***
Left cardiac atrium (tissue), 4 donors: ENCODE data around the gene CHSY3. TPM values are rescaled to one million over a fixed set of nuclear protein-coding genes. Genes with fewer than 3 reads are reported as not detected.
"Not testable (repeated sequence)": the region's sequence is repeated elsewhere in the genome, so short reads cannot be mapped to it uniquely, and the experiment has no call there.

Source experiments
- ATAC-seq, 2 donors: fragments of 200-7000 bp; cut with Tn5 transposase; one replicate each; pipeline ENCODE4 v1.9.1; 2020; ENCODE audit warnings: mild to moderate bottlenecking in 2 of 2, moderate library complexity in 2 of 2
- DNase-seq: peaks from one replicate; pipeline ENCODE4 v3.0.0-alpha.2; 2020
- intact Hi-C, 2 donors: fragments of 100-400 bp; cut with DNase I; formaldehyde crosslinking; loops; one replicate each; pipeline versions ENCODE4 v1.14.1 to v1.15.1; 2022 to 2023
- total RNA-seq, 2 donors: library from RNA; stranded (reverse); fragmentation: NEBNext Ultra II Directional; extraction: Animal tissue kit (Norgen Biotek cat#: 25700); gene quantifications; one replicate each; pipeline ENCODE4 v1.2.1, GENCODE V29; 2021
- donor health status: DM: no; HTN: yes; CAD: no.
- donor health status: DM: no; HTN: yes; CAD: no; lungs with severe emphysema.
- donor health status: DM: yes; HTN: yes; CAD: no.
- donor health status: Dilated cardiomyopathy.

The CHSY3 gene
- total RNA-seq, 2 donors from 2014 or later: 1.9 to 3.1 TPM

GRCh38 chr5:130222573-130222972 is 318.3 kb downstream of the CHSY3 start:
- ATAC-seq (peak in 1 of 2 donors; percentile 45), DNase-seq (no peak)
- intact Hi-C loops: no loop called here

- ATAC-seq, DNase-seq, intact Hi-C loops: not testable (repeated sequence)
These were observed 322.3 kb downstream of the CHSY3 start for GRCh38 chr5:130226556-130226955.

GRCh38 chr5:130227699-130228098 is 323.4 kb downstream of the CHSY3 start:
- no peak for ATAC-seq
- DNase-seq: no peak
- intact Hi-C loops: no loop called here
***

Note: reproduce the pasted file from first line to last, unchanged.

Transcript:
Left cardiac atrium (tissue), 4 donors: ENCODE data around the gene CHSY3. TPM values are rescaled to one million over a fixed set of nuclear protein-coding genes. Genes with fewer than 3 reads are reported as not detected.
"Not testable (repeated sequence)": the region's sequence is repeated elsewhere in the genome, so short reads cannot be mapped to it uniquely, and the experiment has no call there.

Source experiments
- ATAC-seq, 2 donors: fragments of 200-7000 bp; cut with Tn5 transposase; one replicate each; pipeline ENCODE4 v1.9.1; 2020; ENCODE audit warnings: mild to moderate bottlenecking in 2 of 2, moderate library complexity in 2 of 2
- DNase-seq: peaks from one replicate; pipeline ENCODE4 v3.0.0-alpha.2; 2020
- intact Hi-C, 2 donors: fragments of 100-400 bp; cut with DNase I; formaldehyde crosslinking; loops; one replicate each; pipeline versions ENCODE4 v1.14.1 to v1.15.1; 2022 to 2023
- total RNA-seq, 2 donors: library from RNA; stranded (reverse); fragmentation: NEBNext Ultra II Directional; extraction: Animal tissue kit (Norgen Biotek cat#: 25700); gene quantifications; one replicate each; pipeline ENCODE4 v1.2.1, GENCODE V29; 2021
- donor health status: DM: no; HTN: yes; CAD: no.
- donor health status: DM: no; HTN: yes; CAD: no; lungs with severe emphysema.
- donor health status: DM: yes; HTN: yes; CAD: no.
- donor health status: Dilated cardiomyopathy.

The CHSY3 gene
- total RNA-seq, 2 donors from 2014 or later: 1.9 to 3.1 TPM

GRCh38 chr5:130222573-130222972 is 318.3 kb downstream of the CHSY3 start:
- ATAC-seq (peak in 1 of 2 donors; percentile 45), DNase-seq (no peak)
- intact Hi-C loops: no loop called here

- ATAC-seq, DNase-seq, intact Hi-C loops: not testable (repeated sequence)
These were observed 322.3 kb downstream of the CHSY3 start for GRCh38 chr5:130226556-130226955.

GRCh38 chr5:130227699-130228098 is 323.4 kb downstream of the CHSY3 start:
- no peak for ATAC-seq
- DNase-seq: no peak
- intact Hi-C loops: no loop called here